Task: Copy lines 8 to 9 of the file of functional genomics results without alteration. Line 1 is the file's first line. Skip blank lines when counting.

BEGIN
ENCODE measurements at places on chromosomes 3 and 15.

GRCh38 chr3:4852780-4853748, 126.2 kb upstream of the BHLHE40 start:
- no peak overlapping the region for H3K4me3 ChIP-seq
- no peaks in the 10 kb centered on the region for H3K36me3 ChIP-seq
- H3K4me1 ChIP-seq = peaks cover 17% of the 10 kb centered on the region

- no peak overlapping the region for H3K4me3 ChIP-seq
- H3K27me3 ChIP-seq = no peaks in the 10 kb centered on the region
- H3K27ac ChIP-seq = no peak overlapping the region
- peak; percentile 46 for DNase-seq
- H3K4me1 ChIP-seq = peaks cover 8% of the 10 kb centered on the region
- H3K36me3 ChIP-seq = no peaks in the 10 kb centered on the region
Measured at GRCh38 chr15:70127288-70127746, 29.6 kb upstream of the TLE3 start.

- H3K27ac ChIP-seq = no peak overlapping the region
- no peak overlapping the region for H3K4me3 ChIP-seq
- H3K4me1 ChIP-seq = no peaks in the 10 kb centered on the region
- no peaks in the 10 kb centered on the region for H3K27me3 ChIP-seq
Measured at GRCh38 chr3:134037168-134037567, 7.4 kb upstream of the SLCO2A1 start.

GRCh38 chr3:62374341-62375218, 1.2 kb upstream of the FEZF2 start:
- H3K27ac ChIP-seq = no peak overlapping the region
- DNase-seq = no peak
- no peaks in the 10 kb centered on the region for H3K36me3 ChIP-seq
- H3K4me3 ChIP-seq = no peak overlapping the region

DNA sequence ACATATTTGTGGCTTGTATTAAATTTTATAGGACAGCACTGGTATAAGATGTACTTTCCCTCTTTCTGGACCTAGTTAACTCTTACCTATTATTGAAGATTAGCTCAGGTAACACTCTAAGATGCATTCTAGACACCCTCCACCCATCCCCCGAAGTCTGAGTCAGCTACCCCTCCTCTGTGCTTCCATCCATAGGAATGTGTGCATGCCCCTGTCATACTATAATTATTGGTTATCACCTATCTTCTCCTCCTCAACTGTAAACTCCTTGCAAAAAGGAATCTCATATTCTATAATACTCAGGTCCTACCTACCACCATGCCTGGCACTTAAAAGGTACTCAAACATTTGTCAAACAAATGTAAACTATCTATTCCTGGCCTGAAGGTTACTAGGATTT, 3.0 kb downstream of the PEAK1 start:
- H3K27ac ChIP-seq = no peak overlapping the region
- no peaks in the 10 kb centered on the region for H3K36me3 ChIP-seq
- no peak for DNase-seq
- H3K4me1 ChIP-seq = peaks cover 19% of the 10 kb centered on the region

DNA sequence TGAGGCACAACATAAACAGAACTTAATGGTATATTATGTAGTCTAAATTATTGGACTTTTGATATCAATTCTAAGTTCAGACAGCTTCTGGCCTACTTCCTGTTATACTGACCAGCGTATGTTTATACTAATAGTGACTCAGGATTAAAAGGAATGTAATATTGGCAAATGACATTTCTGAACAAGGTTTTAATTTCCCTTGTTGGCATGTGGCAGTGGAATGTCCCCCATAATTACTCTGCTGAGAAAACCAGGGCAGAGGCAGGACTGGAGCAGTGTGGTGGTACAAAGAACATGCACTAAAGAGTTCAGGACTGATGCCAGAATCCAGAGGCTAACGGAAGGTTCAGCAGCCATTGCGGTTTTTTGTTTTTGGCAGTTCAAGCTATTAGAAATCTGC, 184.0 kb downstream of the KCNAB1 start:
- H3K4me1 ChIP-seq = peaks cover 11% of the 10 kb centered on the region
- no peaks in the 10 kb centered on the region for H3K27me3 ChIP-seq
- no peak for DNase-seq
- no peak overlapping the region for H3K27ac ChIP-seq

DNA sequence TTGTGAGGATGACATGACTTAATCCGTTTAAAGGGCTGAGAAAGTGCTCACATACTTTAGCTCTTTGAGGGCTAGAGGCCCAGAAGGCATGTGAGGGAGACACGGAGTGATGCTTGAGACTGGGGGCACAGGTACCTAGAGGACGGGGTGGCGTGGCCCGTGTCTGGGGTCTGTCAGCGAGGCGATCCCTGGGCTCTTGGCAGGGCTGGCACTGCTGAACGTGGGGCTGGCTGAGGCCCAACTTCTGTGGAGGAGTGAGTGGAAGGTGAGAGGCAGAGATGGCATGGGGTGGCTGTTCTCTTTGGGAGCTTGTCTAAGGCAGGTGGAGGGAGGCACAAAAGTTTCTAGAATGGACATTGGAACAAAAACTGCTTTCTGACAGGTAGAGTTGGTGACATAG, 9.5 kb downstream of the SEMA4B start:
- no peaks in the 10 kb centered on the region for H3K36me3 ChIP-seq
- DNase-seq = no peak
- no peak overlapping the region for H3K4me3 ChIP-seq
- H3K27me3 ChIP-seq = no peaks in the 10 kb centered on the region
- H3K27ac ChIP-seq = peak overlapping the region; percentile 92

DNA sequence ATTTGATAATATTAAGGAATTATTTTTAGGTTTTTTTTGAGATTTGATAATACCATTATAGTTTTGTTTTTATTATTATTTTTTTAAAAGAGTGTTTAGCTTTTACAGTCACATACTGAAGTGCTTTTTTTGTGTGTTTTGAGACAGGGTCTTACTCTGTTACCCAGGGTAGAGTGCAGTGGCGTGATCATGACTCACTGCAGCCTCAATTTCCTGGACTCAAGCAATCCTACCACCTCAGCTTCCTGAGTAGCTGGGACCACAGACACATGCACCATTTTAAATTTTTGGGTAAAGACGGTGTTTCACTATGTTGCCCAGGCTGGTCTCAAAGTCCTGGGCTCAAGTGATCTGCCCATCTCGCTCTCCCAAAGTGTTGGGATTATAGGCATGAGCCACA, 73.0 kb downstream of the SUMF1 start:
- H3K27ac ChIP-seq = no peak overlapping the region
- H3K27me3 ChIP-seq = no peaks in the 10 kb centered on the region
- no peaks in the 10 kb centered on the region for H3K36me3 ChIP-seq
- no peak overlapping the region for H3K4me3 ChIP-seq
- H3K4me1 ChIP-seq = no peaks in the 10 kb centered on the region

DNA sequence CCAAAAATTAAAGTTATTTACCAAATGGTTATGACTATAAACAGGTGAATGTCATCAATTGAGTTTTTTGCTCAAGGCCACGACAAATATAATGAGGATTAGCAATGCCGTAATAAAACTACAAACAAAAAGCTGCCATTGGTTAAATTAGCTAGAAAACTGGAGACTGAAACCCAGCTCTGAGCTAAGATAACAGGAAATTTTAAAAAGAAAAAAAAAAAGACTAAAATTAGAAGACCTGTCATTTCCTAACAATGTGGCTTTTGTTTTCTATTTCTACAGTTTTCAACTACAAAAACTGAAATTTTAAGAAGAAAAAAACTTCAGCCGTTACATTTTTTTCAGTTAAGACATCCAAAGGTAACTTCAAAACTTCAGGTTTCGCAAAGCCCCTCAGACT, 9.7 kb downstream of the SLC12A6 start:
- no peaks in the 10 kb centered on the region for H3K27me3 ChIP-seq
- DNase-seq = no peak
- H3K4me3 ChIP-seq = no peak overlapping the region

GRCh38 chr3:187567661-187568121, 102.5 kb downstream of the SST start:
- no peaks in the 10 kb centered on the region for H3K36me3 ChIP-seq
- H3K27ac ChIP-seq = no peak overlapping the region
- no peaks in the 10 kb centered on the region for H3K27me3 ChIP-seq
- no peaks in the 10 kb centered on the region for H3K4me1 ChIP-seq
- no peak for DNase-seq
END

- H3K27ac ChIP-seq = no peak overlapping the region
- peak; percentile 46 for DNase-seq